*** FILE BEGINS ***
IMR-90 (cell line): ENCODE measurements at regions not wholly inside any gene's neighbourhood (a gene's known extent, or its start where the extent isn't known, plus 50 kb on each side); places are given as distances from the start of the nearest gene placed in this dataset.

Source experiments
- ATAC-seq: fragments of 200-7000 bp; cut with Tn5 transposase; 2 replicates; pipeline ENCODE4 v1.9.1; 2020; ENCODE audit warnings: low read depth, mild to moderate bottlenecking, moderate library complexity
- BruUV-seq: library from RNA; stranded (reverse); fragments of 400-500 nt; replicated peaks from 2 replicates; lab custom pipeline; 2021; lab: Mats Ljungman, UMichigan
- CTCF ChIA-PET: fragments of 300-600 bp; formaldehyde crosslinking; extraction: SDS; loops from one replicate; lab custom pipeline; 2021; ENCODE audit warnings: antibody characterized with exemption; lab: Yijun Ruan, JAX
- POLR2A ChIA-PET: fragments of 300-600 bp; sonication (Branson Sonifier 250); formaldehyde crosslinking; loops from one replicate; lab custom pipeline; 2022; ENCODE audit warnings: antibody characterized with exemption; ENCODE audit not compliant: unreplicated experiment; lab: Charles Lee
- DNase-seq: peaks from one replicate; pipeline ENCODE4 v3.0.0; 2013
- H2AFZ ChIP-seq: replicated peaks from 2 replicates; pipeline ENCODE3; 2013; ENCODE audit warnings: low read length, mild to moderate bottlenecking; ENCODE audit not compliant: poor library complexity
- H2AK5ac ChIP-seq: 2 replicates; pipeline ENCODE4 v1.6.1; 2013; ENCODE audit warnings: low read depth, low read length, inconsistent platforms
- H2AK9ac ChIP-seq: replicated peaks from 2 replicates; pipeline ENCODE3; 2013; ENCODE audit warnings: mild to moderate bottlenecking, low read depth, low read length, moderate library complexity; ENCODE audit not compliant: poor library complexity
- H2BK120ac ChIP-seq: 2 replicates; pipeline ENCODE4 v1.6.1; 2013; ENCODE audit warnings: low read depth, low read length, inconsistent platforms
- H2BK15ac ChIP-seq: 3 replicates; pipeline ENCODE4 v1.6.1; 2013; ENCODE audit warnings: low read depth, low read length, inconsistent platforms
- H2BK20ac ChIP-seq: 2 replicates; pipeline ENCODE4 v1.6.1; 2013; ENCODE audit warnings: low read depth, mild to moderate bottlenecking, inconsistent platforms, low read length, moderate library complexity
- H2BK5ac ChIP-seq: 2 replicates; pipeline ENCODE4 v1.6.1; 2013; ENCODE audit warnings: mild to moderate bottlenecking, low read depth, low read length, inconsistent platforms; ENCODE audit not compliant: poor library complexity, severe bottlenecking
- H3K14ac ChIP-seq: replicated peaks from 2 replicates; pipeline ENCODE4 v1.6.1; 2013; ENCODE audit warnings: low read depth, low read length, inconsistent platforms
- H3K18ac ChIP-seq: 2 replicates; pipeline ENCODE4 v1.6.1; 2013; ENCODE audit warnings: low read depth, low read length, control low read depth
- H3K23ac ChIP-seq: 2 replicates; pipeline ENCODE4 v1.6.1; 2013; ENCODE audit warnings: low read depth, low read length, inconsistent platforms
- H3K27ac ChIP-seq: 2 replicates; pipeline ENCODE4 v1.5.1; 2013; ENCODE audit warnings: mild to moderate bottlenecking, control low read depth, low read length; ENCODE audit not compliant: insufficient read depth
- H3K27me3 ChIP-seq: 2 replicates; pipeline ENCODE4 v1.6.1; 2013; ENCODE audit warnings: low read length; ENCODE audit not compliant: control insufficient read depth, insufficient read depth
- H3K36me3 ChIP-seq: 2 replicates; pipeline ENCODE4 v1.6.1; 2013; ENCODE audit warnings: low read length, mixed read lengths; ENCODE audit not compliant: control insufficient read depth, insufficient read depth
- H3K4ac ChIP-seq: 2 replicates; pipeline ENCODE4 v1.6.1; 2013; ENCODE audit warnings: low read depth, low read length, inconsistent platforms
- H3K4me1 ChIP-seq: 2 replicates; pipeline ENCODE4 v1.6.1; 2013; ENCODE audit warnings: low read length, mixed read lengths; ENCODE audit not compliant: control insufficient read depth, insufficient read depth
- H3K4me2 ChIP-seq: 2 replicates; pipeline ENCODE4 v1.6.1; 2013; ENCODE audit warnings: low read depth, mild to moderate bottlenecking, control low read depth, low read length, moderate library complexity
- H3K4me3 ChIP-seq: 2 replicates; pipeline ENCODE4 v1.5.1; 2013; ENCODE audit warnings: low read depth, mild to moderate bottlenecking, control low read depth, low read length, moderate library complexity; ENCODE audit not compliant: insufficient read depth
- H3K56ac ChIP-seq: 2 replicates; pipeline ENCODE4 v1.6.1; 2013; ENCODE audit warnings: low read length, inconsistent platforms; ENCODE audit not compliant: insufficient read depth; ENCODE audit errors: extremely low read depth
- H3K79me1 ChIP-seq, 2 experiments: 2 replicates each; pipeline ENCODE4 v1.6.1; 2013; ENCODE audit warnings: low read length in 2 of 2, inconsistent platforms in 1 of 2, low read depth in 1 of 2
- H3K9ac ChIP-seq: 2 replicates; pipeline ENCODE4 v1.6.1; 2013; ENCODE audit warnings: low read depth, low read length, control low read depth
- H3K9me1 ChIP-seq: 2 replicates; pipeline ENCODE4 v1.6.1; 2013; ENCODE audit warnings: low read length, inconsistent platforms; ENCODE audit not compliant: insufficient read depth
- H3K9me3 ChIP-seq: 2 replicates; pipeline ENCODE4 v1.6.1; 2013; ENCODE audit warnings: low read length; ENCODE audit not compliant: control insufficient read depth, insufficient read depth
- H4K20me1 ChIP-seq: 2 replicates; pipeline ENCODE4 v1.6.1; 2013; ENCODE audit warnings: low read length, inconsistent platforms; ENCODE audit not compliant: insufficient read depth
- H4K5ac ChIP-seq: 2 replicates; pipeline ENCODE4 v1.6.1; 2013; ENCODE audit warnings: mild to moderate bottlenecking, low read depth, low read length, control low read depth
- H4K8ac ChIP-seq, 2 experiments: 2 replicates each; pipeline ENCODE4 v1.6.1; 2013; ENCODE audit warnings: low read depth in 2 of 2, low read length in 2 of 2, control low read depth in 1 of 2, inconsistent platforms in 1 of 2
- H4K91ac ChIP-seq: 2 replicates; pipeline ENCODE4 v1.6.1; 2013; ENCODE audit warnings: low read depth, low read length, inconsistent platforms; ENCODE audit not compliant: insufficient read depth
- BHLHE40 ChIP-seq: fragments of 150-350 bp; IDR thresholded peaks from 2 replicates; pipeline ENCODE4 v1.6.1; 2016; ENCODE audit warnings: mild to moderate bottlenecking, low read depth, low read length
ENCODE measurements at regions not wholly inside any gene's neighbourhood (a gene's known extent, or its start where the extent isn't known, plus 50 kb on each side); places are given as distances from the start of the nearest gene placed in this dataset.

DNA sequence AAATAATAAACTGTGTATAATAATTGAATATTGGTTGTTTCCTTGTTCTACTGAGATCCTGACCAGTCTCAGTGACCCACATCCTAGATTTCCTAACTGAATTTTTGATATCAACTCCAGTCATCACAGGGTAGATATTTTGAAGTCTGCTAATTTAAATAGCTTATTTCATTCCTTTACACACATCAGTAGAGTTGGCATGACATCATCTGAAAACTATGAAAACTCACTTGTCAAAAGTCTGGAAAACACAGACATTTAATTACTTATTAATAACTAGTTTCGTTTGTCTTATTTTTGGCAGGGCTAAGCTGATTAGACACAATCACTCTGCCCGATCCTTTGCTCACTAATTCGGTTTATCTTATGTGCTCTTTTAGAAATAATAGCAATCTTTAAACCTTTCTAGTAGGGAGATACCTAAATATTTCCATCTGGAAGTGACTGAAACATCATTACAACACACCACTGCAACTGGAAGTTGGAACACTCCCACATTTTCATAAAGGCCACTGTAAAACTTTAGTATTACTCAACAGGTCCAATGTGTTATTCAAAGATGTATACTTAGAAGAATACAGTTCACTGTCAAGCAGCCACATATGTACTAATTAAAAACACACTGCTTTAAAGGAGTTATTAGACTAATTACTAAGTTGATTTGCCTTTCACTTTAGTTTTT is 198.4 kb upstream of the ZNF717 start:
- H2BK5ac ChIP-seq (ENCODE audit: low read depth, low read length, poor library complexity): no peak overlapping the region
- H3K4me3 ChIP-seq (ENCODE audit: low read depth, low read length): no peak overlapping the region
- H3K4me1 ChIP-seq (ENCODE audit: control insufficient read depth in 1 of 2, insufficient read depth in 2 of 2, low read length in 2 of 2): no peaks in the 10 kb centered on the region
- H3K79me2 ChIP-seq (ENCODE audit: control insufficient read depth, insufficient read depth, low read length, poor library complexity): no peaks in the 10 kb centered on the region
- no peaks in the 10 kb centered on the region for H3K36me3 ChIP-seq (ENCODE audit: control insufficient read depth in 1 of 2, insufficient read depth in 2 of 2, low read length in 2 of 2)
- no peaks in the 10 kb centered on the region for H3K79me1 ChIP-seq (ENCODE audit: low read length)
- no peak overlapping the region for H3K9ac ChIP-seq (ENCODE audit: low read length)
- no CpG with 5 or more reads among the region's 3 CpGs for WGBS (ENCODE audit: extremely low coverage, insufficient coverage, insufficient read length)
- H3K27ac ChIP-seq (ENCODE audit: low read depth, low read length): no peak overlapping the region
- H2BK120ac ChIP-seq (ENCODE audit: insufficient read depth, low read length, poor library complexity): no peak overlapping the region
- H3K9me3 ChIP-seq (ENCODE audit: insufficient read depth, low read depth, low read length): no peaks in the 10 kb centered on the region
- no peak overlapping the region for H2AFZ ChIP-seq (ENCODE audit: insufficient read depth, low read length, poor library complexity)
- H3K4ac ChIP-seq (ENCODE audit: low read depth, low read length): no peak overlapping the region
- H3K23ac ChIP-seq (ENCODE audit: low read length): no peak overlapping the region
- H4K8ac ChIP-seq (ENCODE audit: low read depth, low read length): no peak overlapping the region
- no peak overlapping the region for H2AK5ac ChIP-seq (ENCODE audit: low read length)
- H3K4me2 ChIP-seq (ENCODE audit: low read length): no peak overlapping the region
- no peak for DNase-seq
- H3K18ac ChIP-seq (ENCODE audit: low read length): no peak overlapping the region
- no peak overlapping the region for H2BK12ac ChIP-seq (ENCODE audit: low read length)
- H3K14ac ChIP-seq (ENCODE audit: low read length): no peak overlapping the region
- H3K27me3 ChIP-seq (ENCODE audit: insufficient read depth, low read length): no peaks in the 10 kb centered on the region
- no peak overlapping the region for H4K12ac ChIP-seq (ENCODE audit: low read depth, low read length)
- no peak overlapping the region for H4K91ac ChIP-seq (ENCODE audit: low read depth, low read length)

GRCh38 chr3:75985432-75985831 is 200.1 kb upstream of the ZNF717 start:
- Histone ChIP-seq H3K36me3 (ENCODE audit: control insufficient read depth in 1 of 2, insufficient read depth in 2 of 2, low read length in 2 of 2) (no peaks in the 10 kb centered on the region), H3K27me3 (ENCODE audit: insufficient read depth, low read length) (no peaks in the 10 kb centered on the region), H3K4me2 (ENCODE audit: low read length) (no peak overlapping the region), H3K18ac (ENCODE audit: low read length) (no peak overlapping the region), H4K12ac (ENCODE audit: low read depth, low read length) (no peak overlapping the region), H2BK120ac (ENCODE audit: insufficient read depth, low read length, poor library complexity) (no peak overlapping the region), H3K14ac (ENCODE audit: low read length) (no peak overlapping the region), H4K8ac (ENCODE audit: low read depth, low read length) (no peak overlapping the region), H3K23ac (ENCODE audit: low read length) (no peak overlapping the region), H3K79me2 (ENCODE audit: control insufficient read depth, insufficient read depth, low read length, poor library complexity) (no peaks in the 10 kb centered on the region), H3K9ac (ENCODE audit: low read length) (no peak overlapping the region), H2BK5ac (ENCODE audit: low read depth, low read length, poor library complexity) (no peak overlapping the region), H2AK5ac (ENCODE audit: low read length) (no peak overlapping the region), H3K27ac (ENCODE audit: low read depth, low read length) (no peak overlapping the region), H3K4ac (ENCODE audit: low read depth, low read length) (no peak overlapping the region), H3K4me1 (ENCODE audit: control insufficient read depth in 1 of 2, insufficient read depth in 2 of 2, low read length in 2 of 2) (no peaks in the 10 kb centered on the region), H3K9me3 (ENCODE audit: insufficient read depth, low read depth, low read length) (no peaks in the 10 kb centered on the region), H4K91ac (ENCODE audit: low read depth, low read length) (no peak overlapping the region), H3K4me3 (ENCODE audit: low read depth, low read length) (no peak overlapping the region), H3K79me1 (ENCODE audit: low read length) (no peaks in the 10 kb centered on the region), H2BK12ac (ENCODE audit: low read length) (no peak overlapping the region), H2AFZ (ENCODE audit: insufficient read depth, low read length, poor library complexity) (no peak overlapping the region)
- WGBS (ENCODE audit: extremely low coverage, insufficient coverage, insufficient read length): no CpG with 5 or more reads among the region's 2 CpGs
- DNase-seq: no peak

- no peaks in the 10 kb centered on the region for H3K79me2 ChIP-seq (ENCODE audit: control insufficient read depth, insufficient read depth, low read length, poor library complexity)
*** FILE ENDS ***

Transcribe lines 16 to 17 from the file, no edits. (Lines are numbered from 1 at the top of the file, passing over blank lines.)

- H3K18ac ChIP-seq: 2 replicates; pipeline ENCODE4 v1.6.1; 2013; ENCODE audit warnings: low read depth, low read length, control low read depth
- H3K23ac ChIP-seq: 2 replicates; pipeline ENCODE4 v1.6.1; 2013; ENCODE audit warnings: low read depth, low read length, inconsistent platforms